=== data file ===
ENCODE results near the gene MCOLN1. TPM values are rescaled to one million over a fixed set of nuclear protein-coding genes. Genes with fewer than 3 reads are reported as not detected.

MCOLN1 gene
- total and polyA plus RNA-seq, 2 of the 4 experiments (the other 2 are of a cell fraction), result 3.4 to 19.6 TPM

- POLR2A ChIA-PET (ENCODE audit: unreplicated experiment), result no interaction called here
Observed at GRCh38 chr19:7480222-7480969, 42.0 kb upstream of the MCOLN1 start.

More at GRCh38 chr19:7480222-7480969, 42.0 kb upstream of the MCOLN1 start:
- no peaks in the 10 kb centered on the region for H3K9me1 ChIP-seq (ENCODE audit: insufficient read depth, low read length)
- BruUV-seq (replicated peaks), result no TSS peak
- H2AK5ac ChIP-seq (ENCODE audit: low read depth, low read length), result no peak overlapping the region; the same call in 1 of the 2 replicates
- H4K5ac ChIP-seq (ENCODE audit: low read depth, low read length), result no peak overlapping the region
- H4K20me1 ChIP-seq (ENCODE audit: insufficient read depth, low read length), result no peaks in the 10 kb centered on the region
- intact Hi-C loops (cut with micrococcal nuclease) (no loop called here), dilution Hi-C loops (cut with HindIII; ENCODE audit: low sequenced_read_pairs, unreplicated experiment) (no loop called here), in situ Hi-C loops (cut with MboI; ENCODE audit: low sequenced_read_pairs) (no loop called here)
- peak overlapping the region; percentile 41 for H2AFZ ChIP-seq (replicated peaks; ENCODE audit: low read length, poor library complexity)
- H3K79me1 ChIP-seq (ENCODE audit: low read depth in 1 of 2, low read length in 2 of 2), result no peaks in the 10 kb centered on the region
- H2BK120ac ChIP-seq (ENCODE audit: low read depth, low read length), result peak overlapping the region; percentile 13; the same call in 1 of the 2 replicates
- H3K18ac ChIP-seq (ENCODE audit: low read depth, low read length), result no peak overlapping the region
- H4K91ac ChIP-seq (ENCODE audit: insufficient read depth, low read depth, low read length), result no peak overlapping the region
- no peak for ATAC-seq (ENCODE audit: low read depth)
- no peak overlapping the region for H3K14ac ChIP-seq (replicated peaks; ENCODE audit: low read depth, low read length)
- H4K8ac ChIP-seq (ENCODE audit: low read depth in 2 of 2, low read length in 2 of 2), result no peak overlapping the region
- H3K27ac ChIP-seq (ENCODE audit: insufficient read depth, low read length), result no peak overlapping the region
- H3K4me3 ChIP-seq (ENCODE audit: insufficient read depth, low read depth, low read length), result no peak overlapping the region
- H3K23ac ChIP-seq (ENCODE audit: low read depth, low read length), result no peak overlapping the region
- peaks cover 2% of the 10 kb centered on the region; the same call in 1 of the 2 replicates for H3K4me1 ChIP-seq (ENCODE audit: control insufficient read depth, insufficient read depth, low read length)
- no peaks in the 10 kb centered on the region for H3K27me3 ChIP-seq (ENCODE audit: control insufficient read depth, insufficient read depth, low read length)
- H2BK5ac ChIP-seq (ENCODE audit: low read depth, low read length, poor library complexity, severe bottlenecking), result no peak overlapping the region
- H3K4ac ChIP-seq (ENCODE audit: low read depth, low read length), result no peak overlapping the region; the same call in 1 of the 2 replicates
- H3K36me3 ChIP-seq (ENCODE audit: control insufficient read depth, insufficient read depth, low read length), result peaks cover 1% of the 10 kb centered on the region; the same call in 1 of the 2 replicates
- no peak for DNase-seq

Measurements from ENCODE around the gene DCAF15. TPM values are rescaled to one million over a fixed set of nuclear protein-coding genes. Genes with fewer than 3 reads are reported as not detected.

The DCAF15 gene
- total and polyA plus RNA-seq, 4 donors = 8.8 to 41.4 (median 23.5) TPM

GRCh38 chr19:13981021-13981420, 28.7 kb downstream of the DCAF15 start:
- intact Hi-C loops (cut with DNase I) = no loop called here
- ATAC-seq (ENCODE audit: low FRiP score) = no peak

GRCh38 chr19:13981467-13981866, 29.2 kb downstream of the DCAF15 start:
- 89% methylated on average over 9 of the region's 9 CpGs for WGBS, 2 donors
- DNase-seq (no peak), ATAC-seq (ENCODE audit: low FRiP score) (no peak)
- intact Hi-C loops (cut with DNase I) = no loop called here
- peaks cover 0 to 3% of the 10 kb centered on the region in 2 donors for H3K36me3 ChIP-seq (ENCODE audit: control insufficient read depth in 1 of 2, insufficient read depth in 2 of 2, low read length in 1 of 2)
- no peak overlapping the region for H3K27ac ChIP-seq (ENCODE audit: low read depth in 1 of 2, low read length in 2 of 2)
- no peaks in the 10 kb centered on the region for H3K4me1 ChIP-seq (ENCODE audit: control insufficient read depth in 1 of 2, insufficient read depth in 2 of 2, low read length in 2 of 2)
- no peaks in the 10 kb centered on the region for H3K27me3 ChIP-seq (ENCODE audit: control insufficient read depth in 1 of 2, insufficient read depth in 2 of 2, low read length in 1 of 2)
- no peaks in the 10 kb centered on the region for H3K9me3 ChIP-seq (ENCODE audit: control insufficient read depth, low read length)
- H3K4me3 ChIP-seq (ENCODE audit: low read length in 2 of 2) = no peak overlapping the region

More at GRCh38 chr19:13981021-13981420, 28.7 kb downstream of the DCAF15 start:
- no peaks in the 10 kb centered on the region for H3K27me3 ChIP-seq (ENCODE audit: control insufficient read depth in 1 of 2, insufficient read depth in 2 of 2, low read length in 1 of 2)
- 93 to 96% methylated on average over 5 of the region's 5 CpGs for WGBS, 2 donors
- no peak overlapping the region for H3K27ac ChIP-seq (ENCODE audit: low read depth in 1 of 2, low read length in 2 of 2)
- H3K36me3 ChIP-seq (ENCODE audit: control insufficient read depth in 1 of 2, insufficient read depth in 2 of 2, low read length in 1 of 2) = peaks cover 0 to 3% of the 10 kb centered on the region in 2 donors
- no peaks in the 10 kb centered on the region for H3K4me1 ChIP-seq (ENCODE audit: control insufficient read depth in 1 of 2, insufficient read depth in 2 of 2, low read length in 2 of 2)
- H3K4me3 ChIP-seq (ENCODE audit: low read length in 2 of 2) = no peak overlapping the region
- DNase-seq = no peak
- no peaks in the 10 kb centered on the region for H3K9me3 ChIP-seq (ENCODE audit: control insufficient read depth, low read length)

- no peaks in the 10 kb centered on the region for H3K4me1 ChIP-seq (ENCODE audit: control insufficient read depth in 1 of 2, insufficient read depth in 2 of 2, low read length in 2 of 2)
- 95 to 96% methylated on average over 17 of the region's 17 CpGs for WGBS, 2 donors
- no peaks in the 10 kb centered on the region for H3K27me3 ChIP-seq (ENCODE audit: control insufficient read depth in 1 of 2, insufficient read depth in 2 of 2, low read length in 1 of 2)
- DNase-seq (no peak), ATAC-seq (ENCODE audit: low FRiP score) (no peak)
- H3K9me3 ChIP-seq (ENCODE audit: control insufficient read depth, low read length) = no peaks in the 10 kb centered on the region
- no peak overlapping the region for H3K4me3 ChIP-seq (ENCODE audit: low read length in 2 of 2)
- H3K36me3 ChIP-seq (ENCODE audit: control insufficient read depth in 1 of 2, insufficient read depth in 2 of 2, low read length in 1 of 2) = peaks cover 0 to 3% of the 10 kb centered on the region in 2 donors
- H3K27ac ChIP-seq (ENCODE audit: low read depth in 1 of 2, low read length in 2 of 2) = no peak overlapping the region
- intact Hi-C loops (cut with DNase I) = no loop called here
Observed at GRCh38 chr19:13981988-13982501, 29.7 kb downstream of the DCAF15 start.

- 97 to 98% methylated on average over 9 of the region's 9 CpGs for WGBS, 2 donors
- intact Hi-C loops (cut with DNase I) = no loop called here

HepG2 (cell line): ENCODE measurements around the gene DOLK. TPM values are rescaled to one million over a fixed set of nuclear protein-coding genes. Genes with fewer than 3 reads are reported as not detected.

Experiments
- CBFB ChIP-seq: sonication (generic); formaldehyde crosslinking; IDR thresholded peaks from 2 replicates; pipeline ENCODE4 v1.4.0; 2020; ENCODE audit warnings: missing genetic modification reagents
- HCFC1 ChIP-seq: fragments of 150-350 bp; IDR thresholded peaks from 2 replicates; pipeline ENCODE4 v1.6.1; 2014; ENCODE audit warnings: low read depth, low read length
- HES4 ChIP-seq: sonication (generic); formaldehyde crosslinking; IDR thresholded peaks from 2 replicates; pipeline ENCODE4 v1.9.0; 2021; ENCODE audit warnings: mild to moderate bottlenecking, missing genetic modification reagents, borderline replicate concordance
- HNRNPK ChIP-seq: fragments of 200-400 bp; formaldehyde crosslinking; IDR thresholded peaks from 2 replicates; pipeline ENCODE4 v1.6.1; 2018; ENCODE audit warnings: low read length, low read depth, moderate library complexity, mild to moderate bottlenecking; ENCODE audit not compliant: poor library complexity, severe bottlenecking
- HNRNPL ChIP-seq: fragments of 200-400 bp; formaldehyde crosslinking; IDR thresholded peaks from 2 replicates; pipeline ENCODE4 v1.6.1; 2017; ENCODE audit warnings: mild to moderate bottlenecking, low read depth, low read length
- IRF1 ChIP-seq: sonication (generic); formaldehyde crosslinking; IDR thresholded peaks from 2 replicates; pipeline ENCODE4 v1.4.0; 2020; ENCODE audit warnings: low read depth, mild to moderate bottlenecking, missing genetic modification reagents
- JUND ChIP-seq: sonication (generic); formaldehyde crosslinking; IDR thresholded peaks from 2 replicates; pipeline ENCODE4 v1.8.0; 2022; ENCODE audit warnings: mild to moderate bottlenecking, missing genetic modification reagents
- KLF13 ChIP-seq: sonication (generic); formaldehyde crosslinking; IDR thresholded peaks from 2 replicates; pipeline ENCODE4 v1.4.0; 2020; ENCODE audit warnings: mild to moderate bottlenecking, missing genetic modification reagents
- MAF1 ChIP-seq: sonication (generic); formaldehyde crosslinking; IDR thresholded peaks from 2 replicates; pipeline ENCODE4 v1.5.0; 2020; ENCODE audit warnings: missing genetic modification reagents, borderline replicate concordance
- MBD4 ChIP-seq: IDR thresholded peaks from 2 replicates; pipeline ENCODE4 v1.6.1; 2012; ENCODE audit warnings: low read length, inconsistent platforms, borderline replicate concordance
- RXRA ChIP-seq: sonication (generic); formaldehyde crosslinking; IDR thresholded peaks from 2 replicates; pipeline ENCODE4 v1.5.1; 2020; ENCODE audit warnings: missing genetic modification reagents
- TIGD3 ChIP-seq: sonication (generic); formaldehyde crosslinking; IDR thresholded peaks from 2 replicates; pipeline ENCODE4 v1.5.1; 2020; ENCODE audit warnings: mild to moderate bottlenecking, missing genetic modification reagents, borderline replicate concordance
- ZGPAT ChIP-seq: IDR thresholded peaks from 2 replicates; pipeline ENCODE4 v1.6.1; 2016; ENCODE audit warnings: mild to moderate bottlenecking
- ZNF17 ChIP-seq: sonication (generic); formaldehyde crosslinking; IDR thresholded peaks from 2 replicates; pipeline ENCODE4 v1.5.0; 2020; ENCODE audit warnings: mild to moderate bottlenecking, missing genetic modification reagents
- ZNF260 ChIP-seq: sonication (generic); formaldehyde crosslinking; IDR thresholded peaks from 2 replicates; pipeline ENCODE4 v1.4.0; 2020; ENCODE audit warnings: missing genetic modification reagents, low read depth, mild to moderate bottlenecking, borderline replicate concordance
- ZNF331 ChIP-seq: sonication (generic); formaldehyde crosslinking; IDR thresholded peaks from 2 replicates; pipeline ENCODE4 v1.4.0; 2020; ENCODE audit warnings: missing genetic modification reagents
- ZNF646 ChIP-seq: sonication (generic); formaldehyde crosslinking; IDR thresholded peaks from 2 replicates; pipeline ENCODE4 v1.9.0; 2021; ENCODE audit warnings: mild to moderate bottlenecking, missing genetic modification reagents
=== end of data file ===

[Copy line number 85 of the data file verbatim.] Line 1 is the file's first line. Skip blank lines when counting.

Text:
- ZNF646 ChIP-seq: sonication (generic); formaldehyde crosslinking; IDR thresholded peaks from 2 replicates; pipeline ENCODE4 v1.9.0; 2021; ENCODE audit warnings: mild to moderate bottlenecking, missing genetic modification reagents